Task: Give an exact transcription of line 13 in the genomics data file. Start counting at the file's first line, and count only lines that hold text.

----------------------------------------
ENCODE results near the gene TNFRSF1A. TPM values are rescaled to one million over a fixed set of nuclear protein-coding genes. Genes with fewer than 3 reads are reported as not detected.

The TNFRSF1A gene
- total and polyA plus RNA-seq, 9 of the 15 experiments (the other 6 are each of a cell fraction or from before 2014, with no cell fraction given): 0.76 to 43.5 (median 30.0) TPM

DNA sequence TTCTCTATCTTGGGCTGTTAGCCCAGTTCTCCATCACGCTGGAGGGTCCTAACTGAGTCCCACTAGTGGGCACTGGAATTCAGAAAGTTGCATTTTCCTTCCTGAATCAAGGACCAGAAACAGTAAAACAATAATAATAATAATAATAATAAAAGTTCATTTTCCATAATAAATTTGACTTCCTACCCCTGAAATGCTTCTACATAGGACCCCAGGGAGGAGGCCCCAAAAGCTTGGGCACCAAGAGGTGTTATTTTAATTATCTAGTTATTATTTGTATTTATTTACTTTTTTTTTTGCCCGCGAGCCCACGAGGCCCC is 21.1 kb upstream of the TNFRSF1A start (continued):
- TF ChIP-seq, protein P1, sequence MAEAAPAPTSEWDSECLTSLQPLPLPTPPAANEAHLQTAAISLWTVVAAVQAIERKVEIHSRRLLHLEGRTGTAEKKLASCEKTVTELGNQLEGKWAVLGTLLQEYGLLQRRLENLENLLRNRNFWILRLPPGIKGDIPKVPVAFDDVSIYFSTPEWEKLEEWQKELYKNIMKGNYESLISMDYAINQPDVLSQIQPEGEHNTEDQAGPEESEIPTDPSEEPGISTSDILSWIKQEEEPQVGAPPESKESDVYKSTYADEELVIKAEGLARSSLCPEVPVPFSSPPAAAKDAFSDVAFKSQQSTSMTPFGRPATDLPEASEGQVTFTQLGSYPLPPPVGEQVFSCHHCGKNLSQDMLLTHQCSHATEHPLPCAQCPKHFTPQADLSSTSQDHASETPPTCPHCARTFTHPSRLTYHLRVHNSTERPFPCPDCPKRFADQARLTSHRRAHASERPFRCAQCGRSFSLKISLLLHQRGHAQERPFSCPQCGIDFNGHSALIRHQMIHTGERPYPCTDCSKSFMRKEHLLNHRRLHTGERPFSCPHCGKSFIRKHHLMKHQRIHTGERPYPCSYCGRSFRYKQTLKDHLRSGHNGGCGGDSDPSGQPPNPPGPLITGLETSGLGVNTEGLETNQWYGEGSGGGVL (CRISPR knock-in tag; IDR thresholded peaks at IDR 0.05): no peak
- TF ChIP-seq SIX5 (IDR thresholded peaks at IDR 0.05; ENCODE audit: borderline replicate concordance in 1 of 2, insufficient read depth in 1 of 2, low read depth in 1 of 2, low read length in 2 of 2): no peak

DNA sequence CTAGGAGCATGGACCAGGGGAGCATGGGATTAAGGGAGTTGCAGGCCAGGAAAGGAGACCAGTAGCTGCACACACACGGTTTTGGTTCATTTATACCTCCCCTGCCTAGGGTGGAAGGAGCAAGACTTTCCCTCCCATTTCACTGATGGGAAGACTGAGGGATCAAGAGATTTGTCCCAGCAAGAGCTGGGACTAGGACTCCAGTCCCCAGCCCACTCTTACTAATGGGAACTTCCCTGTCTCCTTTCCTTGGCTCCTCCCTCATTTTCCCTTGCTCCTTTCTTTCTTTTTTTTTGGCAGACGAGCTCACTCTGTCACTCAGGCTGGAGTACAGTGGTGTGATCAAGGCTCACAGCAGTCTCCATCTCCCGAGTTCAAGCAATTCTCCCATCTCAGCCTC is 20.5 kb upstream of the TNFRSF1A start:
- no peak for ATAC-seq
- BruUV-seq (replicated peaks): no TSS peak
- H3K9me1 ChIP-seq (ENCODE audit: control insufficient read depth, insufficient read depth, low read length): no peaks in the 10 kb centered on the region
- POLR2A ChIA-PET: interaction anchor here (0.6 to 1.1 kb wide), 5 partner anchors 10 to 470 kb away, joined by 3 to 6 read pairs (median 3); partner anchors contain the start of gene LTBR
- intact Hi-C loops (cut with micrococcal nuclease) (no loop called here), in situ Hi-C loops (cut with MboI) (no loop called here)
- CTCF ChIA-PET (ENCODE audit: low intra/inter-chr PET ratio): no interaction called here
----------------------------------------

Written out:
- CTCF ChIA-PET (ENCODE audit: low intra/inter-chr PET ratio): no interaction called here